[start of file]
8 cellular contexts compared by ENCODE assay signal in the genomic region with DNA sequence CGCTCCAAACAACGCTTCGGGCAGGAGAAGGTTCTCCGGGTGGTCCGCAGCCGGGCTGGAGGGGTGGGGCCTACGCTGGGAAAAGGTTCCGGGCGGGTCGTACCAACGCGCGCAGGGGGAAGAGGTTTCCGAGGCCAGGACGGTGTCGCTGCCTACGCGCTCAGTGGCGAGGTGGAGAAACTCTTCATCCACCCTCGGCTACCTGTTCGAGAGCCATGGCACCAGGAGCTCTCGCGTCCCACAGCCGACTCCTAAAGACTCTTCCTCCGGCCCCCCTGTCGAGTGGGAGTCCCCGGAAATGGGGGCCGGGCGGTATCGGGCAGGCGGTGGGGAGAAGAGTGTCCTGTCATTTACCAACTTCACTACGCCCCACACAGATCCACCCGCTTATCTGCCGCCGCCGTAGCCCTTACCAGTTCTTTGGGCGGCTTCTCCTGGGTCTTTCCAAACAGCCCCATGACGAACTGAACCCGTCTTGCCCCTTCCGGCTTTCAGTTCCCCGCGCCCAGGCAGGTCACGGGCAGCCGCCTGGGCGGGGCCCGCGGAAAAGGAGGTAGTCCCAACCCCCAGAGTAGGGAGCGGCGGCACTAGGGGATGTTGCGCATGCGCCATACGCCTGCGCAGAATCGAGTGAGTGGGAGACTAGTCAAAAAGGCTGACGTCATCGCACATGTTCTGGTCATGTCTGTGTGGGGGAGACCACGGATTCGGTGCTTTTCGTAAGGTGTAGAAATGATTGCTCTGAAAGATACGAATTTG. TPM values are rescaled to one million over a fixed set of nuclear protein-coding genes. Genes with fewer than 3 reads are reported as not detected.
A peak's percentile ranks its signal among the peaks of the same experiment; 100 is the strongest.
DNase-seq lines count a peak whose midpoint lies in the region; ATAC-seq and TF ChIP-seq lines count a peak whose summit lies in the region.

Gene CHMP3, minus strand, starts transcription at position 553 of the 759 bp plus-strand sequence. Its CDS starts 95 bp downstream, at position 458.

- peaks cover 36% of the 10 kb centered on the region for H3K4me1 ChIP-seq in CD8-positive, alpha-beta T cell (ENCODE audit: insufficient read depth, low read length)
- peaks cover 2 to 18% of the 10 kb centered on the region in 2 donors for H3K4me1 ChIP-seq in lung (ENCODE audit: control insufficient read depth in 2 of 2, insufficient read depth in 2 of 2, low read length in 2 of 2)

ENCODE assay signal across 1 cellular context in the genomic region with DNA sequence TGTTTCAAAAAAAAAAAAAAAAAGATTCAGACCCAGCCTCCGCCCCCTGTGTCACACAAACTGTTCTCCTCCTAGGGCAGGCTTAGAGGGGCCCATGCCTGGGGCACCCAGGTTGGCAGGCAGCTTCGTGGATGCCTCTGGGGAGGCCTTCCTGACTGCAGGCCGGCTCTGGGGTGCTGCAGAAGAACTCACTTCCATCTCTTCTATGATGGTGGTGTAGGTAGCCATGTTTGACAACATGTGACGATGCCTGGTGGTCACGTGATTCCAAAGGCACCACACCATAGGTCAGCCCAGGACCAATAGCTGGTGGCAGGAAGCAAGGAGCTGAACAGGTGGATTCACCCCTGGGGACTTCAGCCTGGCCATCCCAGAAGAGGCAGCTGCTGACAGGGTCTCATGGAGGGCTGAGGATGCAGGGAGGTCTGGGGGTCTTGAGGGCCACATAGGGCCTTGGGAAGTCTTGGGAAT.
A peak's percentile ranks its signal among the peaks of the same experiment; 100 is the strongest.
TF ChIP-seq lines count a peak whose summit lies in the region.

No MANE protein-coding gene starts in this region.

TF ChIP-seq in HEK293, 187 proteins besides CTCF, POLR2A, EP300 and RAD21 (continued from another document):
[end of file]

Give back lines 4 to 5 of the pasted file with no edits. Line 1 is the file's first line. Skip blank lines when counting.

Gene CHMP3, minus strand, starts transcription at position 553 of the 759 bp plus-strand sequence. Its CDS starts 95 bp downstream, at position 458.

- peaks cover 36% of the 10 kb centered on the region for H3K4me1 ChIP-seq in CD8-positive, alpha-beta T cell (ENCODE audit: insufficient read depth, low read length)